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Title: The role of stromal cells in hepatitis C virus infection
Author: Galsinh, Sukhdeep Kaur
ISNI:       0000 0004 5358 9509
Awarding Body: University of Birmingham
Current Institution: University of Birmingham
Date of Award: 2015
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Hepatitis C virus (HCV) is a major cause of global morbidity, causing long-term pathologies, including cirrhosis and hepatocellular carcinoma. While hepatocytes are the major site of viral replication, the liver contains multiple non-parenchymal cells that regulate the hepatic microenvironment and may affect HCV infection in vivo. Current understanding of the role of non-parenchymal cells in HCV infection is limited. Therefore, this project aimed to establish co-culture systems that allowed investigations into interactions between hepatocytes and non-parenchymal cells, and how these interactions affected HCV infection. The results showed that in co-culture, activated liver myofibroblasts (aLMFs) negatively regulate HCV entry, replication and spread of infection in a cell contact dependent manner. Soluble factors, including extracellular matrix proteins, and common antiviral pathways did not induce this effect. Instead, we found that aLMFmodulated cell-contact affected hepatocyte membrane receptor dynamics, reducing the mobility of the HCV receptor, CD81, impairing viral entry and replication. In addition, we found that aLMF surface expressed VAP-1 also significantly reduced virus infection independently of receptor modulation. These findings greatly improved our understanding of how the interactions between hepatic cells affect HCV, highlighting the importance of non-parenchymal cells in mediating infection in the liver microenvironment.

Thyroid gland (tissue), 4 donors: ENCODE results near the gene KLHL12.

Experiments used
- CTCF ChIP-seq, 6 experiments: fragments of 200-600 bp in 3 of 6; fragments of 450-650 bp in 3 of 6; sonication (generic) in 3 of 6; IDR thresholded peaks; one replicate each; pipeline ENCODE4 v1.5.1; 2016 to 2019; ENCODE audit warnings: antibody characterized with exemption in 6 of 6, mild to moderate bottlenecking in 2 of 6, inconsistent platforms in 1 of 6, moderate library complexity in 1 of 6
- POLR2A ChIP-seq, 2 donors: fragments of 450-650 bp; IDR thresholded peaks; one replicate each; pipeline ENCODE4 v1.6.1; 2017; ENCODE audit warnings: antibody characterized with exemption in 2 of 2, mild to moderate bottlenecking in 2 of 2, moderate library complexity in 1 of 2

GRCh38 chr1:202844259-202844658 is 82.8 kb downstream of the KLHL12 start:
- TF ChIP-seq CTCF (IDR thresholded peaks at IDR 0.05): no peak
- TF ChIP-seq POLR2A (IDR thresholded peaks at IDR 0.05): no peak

Supervisor: Not available Sponsor: Not available
Qualification Name: Thesis (Ph.D.) Qualification Level: Doctoral
EThOS ID:  DOI: Not available
Keywords: QR355 Virology ; RC Internal medicine